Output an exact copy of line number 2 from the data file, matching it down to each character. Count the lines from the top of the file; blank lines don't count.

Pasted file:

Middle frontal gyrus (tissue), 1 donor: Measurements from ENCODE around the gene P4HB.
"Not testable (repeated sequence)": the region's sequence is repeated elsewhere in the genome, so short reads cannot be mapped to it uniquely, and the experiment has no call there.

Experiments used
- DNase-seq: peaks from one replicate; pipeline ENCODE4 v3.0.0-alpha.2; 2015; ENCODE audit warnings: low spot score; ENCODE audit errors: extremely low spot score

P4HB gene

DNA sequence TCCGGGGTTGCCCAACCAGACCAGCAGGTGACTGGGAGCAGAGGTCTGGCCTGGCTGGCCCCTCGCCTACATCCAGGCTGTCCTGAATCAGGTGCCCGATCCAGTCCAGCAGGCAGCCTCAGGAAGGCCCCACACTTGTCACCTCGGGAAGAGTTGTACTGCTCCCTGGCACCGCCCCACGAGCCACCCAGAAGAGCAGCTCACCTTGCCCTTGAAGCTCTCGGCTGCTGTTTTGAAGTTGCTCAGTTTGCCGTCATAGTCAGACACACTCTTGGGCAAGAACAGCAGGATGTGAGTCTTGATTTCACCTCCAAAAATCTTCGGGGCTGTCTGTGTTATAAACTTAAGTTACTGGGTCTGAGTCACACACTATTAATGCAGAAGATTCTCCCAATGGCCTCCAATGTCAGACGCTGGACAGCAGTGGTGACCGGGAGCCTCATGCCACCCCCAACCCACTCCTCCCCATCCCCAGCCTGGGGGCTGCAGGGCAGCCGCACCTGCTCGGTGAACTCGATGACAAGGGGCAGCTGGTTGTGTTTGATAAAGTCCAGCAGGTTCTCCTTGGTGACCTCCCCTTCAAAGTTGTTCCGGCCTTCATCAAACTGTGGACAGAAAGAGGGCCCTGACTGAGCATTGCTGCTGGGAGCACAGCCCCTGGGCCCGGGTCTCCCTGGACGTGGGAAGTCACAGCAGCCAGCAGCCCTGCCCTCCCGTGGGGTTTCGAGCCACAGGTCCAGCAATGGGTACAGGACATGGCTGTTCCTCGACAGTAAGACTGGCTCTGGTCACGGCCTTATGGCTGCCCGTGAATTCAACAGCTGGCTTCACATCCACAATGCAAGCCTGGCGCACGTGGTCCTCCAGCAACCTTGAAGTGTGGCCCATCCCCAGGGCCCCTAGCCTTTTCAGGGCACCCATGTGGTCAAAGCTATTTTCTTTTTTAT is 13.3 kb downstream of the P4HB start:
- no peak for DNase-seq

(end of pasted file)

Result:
"Not testable (repeated sequence)": the region's sequence is repeated elsewhere in the genome, so short reads cannot be mapped to it uniquely, and the experiment has no call there.